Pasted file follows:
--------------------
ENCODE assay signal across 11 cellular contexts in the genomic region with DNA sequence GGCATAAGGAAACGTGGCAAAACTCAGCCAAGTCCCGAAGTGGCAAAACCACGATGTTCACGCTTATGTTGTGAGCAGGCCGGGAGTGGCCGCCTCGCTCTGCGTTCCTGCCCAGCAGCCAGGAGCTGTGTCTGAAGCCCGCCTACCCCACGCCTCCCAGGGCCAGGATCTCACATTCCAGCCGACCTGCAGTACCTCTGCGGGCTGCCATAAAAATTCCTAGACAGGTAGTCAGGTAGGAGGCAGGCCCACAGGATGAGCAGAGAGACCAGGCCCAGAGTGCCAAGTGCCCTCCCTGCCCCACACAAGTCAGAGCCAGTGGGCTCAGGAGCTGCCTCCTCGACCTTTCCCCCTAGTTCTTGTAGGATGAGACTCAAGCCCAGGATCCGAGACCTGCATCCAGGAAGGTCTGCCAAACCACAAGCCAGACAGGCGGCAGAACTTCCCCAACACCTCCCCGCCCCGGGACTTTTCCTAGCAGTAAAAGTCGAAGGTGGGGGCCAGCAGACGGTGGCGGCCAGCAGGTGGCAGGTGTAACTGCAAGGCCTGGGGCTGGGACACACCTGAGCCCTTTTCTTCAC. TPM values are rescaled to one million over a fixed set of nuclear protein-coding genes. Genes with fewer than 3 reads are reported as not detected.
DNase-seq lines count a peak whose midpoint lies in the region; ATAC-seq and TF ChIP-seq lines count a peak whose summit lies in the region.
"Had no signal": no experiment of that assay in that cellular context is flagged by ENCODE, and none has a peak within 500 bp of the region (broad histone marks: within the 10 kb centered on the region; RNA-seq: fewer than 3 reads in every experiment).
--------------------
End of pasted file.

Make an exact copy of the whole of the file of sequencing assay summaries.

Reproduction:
ENCODE assay signal across 11 cellular contexts in the genomic region with DNA sequence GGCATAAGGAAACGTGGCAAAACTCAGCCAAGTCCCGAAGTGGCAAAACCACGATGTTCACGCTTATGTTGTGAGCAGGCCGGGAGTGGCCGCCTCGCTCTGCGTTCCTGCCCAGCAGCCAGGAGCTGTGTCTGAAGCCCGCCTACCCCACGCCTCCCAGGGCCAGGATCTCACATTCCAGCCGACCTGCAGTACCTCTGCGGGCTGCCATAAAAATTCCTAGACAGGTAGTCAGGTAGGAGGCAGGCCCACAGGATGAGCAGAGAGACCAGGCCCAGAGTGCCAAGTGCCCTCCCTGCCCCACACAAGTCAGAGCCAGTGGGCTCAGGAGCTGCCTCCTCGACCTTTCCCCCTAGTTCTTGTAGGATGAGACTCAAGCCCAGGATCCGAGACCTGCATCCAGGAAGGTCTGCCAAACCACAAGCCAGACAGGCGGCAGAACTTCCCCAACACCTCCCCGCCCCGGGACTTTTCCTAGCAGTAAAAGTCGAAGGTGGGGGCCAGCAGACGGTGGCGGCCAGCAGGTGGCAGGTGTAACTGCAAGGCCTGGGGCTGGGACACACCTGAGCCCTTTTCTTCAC. TPM values are rescaled to one million over a fixed set of nuclear protein-coding genes. Genes with fewer than 3 reads are reported as not detected.
DNase-seq lines count a peak whose midpoint lies in the region; ATAC-seq and TF ChIP-seq lines count a peak whose summit lies in the region.
"Had no signal": no experiment of that assay in that cellular context is flagged by ENCODE, and none has a peak within 500 bp of the region (broad histone marks: within the 10 kb centered on the region; RNA-seq: fewer than 3 reads in every experiment).